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I think your idea is great.

I suggested something similar, see Visibility Stake, the client automatically detects how much messages are being sent per minute in a room and automatically sets a good Visibility Stake, or a manual user setting. Users can talk with lower or no stake, but they might not be viewed by everyone.

I think your idea goes well with the economic rate-limiting and tribute to talk, and I think is natural to have a exhaustion based on how much a user paid.

The main obstacle is the permission-less aspect of Status Network, which directly conflicts with identifying per person, so as protocol level this would be hard. At application level, on Status Chat, it would be possible to implement some sort of economic rate limiting, or a fancy proof of individuality (like brightid), the problem with that is it rises UX barriers, which could be optional to mitigate this.

I think the best approach is to go towards a economic rate limiting per room, however on-chain (L1) solutions might be not economically viable for end users due gas costs, and as well might rise issues with privacy making it require a zero knowledge proof for match with Status Principals.

Thanks a lot for your suggestion.

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I suppose Youtube super chats already show what this looks like today. The more you pay, the longer your message displays in the chat (or I suppose the more visible it is).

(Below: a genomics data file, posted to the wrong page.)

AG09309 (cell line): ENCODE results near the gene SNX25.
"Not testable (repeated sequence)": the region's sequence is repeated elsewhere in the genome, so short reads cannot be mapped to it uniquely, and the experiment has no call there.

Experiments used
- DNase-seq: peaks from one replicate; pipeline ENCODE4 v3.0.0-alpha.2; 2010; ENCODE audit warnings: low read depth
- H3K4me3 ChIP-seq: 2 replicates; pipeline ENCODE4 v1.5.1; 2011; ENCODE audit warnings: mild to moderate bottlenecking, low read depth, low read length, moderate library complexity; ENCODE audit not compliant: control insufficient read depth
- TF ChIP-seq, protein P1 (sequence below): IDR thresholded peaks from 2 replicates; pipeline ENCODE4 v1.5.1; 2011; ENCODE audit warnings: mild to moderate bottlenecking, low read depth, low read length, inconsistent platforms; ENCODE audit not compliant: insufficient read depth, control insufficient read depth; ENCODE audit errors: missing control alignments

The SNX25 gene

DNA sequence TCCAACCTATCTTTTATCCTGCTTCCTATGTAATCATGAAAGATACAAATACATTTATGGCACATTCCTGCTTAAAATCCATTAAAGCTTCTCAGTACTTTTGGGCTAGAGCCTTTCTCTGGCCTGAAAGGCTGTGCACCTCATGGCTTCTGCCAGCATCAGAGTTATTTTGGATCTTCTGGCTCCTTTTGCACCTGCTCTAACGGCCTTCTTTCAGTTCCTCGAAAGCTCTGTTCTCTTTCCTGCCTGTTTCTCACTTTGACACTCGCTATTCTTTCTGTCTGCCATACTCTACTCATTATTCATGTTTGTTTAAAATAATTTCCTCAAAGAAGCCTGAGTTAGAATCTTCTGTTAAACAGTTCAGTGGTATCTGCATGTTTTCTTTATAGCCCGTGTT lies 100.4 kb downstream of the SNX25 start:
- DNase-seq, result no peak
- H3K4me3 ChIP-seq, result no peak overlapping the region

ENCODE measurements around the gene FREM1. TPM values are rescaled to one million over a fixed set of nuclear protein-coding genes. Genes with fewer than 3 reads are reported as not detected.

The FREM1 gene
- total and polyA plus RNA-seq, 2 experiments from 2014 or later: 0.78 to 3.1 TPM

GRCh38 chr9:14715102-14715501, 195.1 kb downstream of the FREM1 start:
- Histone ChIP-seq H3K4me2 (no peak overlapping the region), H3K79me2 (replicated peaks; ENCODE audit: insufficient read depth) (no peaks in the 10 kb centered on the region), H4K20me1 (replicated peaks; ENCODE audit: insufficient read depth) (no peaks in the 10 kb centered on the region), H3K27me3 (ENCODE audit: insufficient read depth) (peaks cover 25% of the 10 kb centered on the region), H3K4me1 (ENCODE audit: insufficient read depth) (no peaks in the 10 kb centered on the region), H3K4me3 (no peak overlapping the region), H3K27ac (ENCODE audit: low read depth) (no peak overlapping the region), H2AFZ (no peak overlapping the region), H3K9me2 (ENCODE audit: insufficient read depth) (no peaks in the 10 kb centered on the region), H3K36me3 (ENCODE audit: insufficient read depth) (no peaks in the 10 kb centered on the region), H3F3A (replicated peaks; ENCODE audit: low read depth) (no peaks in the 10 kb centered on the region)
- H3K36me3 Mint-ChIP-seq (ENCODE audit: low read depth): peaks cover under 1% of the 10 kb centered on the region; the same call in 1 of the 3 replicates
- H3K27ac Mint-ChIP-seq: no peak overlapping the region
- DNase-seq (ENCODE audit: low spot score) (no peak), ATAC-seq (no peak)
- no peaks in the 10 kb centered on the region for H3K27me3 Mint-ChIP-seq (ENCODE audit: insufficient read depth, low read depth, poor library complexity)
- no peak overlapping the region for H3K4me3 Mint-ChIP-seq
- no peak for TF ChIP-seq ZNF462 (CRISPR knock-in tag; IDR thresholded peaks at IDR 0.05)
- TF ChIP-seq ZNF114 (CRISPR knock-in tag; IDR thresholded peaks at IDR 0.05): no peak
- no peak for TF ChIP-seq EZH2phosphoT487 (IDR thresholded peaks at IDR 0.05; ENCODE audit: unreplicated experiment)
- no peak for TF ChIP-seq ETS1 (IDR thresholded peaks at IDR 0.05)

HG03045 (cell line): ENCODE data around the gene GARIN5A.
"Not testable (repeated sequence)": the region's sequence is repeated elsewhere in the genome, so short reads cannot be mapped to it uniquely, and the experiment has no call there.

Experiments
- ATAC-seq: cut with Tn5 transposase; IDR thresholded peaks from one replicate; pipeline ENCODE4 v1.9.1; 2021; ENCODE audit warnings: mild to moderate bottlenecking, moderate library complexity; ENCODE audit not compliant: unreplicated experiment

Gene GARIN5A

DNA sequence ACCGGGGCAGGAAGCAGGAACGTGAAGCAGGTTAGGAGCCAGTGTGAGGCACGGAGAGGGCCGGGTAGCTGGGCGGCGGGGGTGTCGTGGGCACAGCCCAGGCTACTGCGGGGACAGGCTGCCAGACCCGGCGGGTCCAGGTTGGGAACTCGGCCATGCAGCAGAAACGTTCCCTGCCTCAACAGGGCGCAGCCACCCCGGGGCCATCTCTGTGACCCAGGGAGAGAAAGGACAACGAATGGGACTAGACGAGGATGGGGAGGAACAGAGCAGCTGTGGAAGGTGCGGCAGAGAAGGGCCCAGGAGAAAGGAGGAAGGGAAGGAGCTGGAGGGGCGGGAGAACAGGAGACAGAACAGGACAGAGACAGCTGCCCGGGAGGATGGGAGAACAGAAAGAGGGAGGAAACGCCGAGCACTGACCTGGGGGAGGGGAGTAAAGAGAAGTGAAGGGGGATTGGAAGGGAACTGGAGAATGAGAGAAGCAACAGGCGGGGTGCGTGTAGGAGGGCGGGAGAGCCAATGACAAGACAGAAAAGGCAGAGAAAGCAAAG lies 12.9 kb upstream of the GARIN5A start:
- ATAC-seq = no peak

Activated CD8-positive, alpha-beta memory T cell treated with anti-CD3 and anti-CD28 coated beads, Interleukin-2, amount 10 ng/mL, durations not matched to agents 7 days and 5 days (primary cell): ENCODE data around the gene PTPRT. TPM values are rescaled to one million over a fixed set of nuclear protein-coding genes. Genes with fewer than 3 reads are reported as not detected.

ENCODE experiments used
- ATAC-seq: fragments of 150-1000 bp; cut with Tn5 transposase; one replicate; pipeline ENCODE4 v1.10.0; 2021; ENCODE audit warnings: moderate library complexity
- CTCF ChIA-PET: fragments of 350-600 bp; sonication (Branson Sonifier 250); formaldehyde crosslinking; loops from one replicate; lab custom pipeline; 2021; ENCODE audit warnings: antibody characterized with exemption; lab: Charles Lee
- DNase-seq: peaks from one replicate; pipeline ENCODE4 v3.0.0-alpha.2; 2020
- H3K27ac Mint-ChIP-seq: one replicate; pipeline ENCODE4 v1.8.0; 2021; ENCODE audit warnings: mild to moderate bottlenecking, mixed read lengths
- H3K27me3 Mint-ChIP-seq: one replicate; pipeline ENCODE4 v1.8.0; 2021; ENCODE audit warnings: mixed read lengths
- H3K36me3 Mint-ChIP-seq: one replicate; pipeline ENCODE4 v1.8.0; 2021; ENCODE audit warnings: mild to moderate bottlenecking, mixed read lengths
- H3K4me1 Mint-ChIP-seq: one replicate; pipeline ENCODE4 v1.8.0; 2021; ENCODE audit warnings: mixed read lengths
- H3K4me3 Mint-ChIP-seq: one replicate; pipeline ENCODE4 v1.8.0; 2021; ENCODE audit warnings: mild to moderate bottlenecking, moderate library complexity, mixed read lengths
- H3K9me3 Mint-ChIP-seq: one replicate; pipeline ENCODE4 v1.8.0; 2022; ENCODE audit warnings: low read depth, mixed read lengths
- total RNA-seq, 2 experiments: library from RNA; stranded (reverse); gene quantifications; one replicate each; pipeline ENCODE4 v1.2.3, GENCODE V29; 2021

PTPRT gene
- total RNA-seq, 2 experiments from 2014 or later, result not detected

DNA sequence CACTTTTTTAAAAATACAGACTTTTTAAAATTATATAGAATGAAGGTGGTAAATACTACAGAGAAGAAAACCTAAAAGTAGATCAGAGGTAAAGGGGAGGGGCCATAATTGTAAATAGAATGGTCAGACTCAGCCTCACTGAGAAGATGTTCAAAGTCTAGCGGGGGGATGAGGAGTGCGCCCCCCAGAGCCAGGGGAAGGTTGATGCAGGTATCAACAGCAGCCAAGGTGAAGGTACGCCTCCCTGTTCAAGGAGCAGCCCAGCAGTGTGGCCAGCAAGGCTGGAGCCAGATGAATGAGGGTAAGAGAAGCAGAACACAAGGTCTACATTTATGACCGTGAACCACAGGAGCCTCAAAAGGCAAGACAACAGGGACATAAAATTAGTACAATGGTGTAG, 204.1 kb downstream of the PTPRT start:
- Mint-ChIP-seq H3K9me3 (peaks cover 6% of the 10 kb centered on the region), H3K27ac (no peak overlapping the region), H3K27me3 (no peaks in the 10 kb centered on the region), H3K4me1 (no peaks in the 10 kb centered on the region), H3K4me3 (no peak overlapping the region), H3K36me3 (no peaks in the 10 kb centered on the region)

1. Similar to disappearing messages, difficulty would be in ensuring that this is being implemented by all clients.

  2. In a public chat, who does the money go to? Message relay node operators?

  3. At what point are people being priced out of speech? I suppose one would begin to see public chats more as a public bathroom stall or a newspaper classified section than a real “hangout” spot haha.

Was Status planning on implementing / making use of rollups anyway? It seems like everyone in Ethereum agrees on the solution but implementation is like

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In this case it should be a configuration available to the users, at least in a fork of main client, as it’s useful.

I looked up on zk deposits and looks like the money should not be withdrawable. The money could go to networking nodes on a PoS to participate in creating history epochs, also history nodes could be included, or history nodes could provide an independent service for whoever is interested in history chat.

There is no way of solving this problem of chat room, users will have to use the ones they afford to participate, or try using them with lower value in hope someone else is “listening”, it’s better than having no filter at all. Notice that chats start free, and there might be moments when some chats suggest a payment and others moments don’t, it would depend on the activity in a defined period.

This also needs to be considered for history nodes, how payments influence how long they store a message before it’s deleted.

Yes, rollups are being researched by Status team, several options are being evaluated as each have it’s drawback, but for me looks like OVM is the most promising due full turing machine support.

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This makes sense. Part of me just wonders if public chats will decline in popularity in general after Status becomes more popular for personal use. For example, I could imagine the #status public room moving to a very large private chat (with moderators) in the near future.